Kaspersky Lab announced it was temporarily halting its cooperation with Europol following the voting of a controversial motion in the European Parliament today.
The motion was voted today in a plenary session of the European Parliament and received 476 votes in favor, 151 against, while 36 MEPs (Members of the European Parliament) abstained.
Among the motion's clauses is one that calls on EU states to review the software and equipment they use in the IT infrastructure of EU institutions.
The document advises EU states to exclude and ban programs and equipment that have been confirmed as malicious.
The issue that angered Kaspersky Lab officials was that this particular clause specifically mentioned the Russian-based antivirus vendor by name when the motion's authors attempted to give an example of a product "confirmed as malicious."
76. Calls on the EU to perform a comprehensive review of software, IT and communications equipment and infrastructure used in the institutions in order to exclude potentially dangerous programmes and devices, and to ban the ones that have been confirmed as malicious, such as Kaspersky Lab;
Having been called out in an official EU document, albeit one with no legislative power, did not stand well with Kaspersky officials.
The company has been one of the first antivirus companies who signed collaboration agreements with Europol and state-level law enforcement agencies.
In addition, together with Europol, Dutch Police, and McAfee (formerly Intel Security), Kaspersky was one of the founding members of NoMoreRansom, a project that helps ransomware victims by providing free decrypters.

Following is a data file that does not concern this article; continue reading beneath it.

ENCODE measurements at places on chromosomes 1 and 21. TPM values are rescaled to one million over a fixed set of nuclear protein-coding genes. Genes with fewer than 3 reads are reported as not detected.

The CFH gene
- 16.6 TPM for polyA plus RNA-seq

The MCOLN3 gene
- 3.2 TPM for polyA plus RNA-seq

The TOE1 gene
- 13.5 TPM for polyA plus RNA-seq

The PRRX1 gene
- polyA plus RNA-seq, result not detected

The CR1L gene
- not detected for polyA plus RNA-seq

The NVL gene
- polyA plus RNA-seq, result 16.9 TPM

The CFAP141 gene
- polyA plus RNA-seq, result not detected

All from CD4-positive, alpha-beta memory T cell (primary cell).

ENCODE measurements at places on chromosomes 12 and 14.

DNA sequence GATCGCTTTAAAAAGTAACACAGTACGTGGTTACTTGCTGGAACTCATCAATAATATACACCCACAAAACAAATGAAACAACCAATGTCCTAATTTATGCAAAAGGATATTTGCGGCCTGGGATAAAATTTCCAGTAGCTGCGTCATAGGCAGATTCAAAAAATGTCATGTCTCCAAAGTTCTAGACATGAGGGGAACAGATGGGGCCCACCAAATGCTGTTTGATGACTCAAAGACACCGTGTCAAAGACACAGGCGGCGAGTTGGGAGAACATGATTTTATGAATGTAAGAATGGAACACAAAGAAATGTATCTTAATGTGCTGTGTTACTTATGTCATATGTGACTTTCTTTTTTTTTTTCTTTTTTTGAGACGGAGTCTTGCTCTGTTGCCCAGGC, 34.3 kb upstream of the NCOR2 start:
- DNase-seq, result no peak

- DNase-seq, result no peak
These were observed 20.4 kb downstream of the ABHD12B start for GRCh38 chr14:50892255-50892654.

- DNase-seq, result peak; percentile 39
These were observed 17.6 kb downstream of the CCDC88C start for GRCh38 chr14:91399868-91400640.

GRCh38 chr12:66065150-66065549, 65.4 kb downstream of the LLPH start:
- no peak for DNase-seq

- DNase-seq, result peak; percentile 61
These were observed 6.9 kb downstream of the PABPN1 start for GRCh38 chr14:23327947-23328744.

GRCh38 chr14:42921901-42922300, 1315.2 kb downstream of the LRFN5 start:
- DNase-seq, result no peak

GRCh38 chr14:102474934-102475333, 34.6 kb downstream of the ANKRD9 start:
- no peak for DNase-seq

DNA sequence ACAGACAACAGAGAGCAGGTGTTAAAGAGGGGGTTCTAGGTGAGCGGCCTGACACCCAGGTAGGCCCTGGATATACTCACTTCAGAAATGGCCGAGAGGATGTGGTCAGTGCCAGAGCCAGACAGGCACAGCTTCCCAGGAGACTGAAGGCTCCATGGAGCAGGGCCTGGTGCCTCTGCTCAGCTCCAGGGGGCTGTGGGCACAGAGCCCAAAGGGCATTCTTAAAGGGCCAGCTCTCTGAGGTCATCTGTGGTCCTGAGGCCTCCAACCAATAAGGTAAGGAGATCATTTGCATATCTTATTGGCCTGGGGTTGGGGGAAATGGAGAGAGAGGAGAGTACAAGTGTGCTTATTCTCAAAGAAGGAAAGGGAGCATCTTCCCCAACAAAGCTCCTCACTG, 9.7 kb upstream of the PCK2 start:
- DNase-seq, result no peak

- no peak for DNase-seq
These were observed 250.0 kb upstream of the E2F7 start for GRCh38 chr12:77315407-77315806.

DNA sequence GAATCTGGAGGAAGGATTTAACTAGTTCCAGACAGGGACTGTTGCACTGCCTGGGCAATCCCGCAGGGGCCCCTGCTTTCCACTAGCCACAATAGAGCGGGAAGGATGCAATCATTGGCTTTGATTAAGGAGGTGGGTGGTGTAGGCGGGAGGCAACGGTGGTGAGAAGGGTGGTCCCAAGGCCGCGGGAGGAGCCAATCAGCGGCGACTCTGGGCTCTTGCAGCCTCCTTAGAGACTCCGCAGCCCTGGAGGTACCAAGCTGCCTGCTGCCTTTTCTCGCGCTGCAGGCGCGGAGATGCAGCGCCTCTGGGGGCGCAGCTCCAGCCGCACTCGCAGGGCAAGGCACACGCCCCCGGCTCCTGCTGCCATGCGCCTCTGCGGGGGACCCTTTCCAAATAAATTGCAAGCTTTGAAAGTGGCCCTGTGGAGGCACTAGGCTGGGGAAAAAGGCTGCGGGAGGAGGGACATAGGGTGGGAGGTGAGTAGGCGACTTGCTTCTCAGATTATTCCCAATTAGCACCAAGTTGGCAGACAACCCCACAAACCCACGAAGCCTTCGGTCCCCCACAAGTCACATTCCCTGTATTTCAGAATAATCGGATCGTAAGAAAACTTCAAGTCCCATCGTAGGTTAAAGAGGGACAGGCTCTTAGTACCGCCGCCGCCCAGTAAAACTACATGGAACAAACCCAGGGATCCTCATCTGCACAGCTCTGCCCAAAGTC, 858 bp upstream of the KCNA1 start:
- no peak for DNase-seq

The European Parliament Research Services recognized the NoMoreRansom project as a successful case of public-private cooperation in a recent report.
Ensuing today's vote, Kaspersky Lab formally announced it would temporarily halt its cooperation with Europol officials and work on the NoMoreRansom project.
"We have protected the EU for 20 years working with law enforcement leading to multiple arrests of CYBERCRIMINALS," Kaspersky Lab CEO, Eugene Kaspersky wrote today on Twitter, following the EU Parliament vote.
"Based upon today’s decision from the EU Parliament, we are forced to freeze our cooperation with orgs including Europol & NoMoreRansom," he added. "The way we conducted [this] public-private partnership is unfortunately ceased until the withdraw of the European Parliament decision."
We have protected the EU for 20 years working with law enforcement leading to multiple arrests of CYBERCRIMINALS. Based upon today’s decision from the EU Parliament, we are forced to freeze our cooperation with orgs including @Europol & #NoMoreRansom pic.twitter.com/7dSGn9Bycw— Eugene Kaspersky (@e_kaspersky) June 13, 2018
"Although this report has no legislative power it demonstrates a distinct lack of respect for the company which has been a firm friend of Europe in the fight against cybercrime," a Kaspersky spokesperson added to the CEO's opinion later today.
The entire fault of this debacle strictly falls on the EU Parliament and its Foreign Affairs Commission, which was responsible for wording the report.
The inclusion of Kaspersky's name on the report is mindboggling.
In April this year, before the motion's last wording, an EU representative answered a question about the rumors that Russian intelligence used Kaspersky products to gain access to classified information.
The EU spokesperson, answering on behalf of the Commission, said "the Commission [had] no indication for any danger associated with [the Kaspersky] anti-virus engine."
In spite of this, the company's name was later included as an example of "confirmed as malicious" programs in the motion's final text.
The Russian AV vendor is now in danger that EU states looking into enforcing the joint cyber defense strategy may be taking the report a little bit too literally and may enforce bans without being given any palpable evidence, just by going on its text.
The Russian antivirus vendor has been trying to clear its name for months after its products have been banned on US and Dutch government networks, and the UK has also advised against using the company's software.